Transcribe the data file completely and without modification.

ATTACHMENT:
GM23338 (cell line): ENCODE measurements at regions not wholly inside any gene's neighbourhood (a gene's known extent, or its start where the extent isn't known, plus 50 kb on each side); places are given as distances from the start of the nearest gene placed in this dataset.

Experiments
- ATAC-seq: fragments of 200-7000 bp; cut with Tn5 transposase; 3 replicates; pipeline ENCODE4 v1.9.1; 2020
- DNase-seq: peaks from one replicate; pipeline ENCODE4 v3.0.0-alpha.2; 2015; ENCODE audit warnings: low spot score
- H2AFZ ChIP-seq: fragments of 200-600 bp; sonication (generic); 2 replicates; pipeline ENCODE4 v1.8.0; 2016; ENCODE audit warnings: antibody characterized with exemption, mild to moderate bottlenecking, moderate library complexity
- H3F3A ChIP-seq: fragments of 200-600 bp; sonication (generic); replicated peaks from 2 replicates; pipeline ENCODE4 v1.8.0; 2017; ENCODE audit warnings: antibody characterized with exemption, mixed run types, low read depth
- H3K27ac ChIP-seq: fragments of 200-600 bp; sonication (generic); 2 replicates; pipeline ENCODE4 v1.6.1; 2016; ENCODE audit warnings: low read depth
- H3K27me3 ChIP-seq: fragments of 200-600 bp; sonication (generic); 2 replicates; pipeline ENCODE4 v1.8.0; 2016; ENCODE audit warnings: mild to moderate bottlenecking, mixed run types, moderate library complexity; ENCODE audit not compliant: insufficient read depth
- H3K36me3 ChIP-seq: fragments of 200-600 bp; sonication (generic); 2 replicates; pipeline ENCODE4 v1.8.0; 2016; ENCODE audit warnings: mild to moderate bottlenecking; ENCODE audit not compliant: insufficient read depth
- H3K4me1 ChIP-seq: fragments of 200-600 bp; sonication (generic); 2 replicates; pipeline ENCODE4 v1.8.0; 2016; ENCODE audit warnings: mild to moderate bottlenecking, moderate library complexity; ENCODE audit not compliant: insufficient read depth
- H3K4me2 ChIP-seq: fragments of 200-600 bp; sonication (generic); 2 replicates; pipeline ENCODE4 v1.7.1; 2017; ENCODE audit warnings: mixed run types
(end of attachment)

GM23338 (cell line): ENCODE measurements at regions not wholly inside any gene's neighbourhood (a gene's known extent, or its start where the extent isn't known, plus 50 kb on each side); places are given as distances from the start of the nearest gene placed in this dataset.

Experiments
- ATAC-seq: fragments of 200-7000 bp; cut with Tn5 transposase; 3 replicates; pipeline ENCODE4 v1.9.1; 2020
- DNase-seq: peaks from one replicate; pipeline ENCODE4 v3.0.0-alpha.2; 2015; ENCODE audit warnings: low spot score
- H2AFZ ChIP-seq: fragments of 200-600 bp; sonication (generic); 2 replicates; pipeline ENCODE4 v1.8.0; 2016; ENCODE audit warnings: antibody characterized with exemption, mild to moderate bottlenecking, moderate library complexity
- H3F3A ChIP-seq: fragments of 200-600 bp; sonication (generic); replicated peaks from 2 replicates; pipeline ENCODE4 v1.8.0; 2017; ENCODE audit warnings: antibody characterized with exemption, mixed run types, low read depth
- H3K27ac ChIP-seq: fragments of 200-600 bp; sonication (generic); 2 replicates; pipeline ENCODE4 v1.6.1; 2016; ENCODE audit warnings: low read depth
- H3K27me3 ChIP-seq: fragments of 200-600 bp; sonication (generic); 2 replicates; pipeline ENCODE4 v1.8.0; 2016; ENCODE audit warnings: mild to moderate bottlenecking, mixed run types, moderate library complexity; ENCODE audit not compliant: insufficient read depth
- H3K36me3 ChIP-seq: fragments of 200-600 bp; sonication (generic); 2 replicates; pipeline ENCODE4 v1.8.0; 2016; ENCODE audit warnings: mild to moderate bottlenecking; ENCODE audit not compliant: insufficient read depth
- H3K4me1 ChIP-seq: fragments of 200-600 bp; sonication (generic); 2 replicates; pipeline ENCODE4 v1.8.0; 2016; ENCODE audit warnings: mild to moderate bottlenecking, moderate library complexity; ENCODE audit not compliant: insufficient read depth
- H3K4me2 ChIP-seq: fragments of 200-600 bp; sonication (generic); 2 replicates; pipeline ENCODE4 v1.7.1; 2017; ENCODE audit warnings: mixed run types